CNN’s chief media correspondent has a good question as we open the week with the fallout of the Mueller investigation report.

Sure, we can argue the first half of the opening statement in this tweet, but Stelter wants to know, and I have no reason to believe he isn’t earnest in asking, how media can do better.

Very recently, Fox News came under fire by the right for hiring Donna Brazile as a political commentator/analyst. Brazile, a Democrat, is as highly partisan as some of the Republican commentators that appear on CNN and other networks. And, you know what, that is fine. If you want insight into the minds of the Republican or Democrat strategists working on various issues and campaigns in politics, these analysts are great.

But, let’s not pretend there is any real value in having them argue the merits of policies on national television while a host just sits there and nods as though there is intellectual value in it. You have brought on highly partisan personalities to take highly partisan positions and they fit the criteria of what producers want: Personalities who will argue what they think everyone in a partisan group thinks.

That isn’t political commentary. That is tribal commentary. And very rarely is it a truly accurate depiction.

There are three types of partisans who come on the air now:

  1. Republicans all-in for Donald Trump.
  2. Republicans all-in against Donald Trump.
  3. Democrats all-in for Democrats.

Very, very, rarely is there someone who is willing to criticize their own side on the merits. More often than not, you assign people to a program based on how well their thoughts color inside the lines of these pre-conceived notions.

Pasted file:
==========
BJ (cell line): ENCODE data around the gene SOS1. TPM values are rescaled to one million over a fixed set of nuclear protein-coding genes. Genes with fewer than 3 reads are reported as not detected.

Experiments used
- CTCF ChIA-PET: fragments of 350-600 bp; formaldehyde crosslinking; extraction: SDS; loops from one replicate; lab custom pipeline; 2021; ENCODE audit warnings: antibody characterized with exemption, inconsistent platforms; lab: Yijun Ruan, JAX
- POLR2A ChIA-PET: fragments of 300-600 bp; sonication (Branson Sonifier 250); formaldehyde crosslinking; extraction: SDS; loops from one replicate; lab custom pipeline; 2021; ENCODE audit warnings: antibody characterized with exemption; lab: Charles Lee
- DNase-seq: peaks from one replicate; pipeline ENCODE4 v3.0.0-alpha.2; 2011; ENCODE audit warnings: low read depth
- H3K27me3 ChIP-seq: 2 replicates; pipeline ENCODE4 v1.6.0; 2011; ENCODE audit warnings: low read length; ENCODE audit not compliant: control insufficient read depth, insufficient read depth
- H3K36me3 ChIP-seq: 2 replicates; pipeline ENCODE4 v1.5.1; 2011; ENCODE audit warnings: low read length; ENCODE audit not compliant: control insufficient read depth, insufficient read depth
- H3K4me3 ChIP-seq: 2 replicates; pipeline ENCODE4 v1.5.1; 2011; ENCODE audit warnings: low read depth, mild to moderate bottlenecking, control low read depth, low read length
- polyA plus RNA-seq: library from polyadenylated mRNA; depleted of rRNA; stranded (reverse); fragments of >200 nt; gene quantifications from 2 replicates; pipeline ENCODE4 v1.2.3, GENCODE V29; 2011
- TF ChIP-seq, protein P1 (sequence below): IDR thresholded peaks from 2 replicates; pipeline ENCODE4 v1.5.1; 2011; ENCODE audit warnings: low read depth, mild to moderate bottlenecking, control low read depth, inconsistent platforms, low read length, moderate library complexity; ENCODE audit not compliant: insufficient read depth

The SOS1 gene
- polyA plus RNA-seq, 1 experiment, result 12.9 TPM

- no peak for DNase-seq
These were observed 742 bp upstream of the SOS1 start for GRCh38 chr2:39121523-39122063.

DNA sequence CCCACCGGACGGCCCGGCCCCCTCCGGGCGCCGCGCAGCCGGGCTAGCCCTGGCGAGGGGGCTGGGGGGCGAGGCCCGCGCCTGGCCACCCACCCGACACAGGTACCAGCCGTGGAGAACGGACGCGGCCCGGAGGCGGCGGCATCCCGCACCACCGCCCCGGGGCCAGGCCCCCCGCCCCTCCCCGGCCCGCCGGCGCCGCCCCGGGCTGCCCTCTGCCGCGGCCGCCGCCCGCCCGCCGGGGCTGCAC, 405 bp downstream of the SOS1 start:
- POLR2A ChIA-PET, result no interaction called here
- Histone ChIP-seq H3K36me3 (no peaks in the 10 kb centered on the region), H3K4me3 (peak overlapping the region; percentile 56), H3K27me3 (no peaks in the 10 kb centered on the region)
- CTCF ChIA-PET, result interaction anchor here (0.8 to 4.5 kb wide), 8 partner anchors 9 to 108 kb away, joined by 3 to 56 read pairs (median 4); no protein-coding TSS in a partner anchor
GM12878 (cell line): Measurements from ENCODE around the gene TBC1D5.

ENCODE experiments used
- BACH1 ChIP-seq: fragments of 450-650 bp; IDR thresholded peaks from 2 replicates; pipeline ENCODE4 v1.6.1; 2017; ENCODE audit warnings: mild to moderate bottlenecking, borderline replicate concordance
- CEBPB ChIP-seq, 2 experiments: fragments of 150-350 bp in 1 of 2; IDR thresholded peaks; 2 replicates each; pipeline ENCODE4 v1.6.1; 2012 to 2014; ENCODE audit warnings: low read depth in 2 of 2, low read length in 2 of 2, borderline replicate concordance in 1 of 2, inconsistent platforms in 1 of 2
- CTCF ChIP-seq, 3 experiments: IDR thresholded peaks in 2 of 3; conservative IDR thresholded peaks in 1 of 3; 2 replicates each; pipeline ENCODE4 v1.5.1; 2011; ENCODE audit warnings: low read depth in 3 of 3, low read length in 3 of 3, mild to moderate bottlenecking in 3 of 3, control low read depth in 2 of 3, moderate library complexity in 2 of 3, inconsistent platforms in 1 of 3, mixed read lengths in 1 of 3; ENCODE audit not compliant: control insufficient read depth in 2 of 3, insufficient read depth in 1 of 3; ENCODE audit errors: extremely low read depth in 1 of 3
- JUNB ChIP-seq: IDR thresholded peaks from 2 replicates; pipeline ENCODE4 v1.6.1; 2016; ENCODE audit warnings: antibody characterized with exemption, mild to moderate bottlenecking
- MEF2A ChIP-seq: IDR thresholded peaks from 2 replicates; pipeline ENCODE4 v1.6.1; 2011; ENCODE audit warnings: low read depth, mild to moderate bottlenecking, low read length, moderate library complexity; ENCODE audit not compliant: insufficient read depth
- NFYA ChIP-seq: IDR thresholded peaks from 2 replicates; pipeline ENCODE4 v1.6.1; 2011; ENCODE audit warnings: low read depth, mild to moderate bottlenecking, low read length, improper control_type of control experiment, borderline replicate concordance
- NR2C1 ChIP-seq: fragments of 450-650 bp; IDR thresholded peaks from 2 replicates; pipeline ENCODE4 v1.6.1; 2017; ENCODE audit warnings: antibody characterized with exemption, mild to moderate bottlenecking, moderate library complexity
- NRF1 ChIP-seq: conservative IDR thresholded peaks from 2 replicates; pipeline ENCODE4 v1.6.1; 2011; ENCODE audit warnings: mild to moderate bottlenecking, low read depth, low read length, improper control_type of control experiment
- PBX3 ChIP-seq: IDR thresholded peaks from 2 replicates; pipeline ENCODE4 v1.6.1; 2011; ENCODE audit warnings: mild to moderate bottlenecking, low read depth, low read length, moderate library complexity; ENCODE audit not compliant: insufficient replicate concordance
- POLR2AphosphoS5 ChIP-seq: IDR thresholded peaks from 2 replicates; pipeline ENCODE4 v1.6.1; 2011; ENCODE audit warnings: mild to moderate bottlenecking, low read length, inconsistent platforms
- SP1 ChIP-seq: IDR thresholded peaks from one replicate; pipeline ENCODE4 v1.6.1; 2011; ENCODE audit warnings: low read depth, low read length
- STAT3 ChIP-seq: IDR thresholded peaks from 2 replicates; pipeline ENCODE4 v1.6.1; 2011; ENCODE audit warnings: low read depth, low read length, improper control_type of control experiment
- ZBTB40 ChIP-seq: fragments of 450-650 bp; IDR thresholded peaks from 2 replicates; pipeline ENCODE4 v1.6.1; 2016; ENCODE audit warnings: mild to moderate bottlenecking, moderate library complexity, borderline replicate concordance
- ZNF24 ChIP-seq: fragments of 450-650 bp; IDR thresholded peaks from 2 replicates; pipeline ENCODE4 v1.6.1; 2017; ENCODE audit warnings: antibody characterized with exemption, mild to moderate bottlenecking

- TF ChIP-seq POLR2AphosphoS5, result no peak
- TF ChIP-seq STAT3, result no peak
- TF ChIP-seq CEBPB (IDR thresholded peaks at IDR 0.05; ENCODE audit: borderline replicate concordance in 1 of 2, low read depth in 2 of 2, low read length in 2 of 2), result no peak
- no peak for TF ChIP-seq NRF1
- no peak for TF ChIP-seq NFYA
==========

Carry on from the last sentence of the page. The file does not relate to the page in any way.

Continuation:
Reporters and anchors in the media love to talk about how something will affect the moderate voter’s vote, but they then bring on partisans who talk about how the other side will alienate them. There is rarely the Republican who will talk about how maybe pulling back on immigration is the right play for Republicans or a Democrat who will talk about maybe pulling back on abortion-on-demand is the right play for Democrats.

Instead, the media – particularly cable news media – likes to play up the partisan divide and rivalry on the air, because that’s good ratings.

Let’s be clear, too, that ratings are a large factor here. In order to be on the air, you have to make sure it’s profitable. So, these heated exchanges are meant to bring in and keep viewers, and it’s our job in digital media to link to videos of these exchange to draw in readers. That allows cable news media to keep doing the news, and digital media to write on other topics. You have to make money in order to make money, in other words.

There is no real value to it, though. Not in the journalistic sense. And then they provide themselves cover by saying “We bring on journalists, too!” while not mentioning that a casual stroll through a lot of these journalists’ Twitter feeds shows that are just as (if not more) partisan than the commentators and analysts they bring on. This is just as disingenuous as saying those commentators are going to offer thoughtful, unique perspectives and then letting them devolve into partisan bickering over an issue.

We lament the great partisan divide in America, but we stoke it by letting these things happen. CNN, Stelter’s home network, is one of the worst offenders. Rather than position themselves in between MSNBC and Fox News, they have positioned themselves as a network as “We’ll hold Trump accountable!” and bumbled the coverage as badly as the other networks. There is a lesson to be learned in all that, but the question is if they will learn it.

The other question that arises from all this is whether or not these networks want to. Faith in the American news media is at an all-time low. In order to bring in viewers, the networks have created more arenas for the partisan commentators to fight in. But maybe, just maybe, the answer was to center yourself in real news and analysis all along. Create fewer arenas and actually let facts speak for themselves. Stop publicly revealing the agenda and instead return to full-on objectivity, like journalism is purported to be all about.

If a network tried that, the results may just shock them.